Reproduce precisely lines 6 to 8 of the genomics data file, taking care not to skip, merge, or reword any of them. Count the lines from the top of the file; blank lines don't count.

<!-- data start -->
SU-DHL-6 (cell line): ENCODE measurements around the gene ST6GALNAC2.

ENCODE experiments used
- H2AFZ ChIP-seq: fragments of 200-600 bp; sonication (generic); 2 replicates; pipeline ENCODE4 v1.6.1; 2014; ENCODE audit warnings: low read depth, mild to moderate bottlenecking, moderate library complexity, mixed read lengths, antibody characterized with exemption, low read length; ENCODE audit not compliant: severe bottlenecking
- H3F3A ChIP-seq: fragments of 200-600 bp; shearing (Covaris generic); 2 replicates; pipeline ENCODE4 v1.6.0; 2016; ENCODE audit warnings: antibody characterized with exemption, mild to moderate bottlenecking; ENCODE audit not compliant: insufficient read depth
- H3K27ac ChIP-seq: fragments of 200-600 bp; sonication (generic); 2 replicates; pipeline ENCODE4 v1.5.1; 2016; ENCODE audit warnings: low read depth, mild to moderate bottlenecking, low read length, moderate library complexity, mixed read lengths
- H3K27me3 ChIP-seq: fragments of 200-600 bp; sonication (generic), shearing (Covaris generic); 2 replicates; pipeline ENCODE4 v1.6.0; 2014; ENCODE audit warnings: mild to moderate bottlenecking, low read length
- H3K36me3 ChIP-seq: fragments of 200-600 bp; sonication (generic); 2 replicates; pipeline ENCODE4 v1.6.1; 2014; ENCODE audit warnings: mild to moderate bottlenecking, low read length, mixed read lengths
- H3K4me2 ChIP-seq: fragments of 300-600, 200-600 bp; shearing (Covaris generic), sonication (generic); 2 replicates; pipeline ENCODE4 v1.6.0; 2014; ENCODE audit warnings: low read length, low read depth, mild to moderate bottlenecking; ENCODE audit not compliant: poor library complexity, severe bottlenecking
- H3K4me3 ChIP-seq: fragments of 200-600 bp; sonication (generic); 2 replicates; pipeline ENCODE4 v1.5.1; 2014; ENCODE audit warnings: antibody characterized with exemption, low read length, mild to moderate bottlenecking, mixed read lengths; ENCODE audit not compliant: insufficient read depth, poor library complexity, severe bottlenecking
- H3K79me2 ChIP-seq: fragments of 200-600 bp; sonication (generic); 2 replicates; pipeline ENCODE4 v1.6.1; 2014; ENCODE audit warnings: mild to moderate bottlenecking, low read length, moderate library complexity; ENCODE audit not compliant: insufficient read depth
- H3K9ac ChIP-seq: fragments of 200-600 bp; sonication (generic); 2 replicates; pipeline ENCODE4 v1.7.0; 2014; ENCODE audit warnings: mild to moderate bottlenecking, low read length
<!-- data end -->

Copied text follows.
- H3K27me3 ChIP-seq: fragments of 200-600 bp; sonication (generic), shearing (Covaris generic); 2 replicates; pipeline ENCODE4 v1.6.0; 2014; ENCODE audit warnings: mild to moderate bottlenecking, low read length
- H3K36me3 ChIP-seq: fragments of 200-600 bp; sonication (generic); 2 replicates; pipeline ENCODE4 v1.6.1; 2014; ENCODE audit warnings: mild to moderate bottlenecking, low read length, mixed read lengths
- H3K4me2 ChIP-seq: fragments of 300-600, 200-600 bp; shearing (Covaris generic), sonication (generic); 2 replicates; pipeline ENCODE4 v1.6.0; 2014; ENCODE audit warnings: low read length, low read depth, mild to moderate bottlenecking; ENCODE audit not compliant: poor library complexity, severe bottlenecking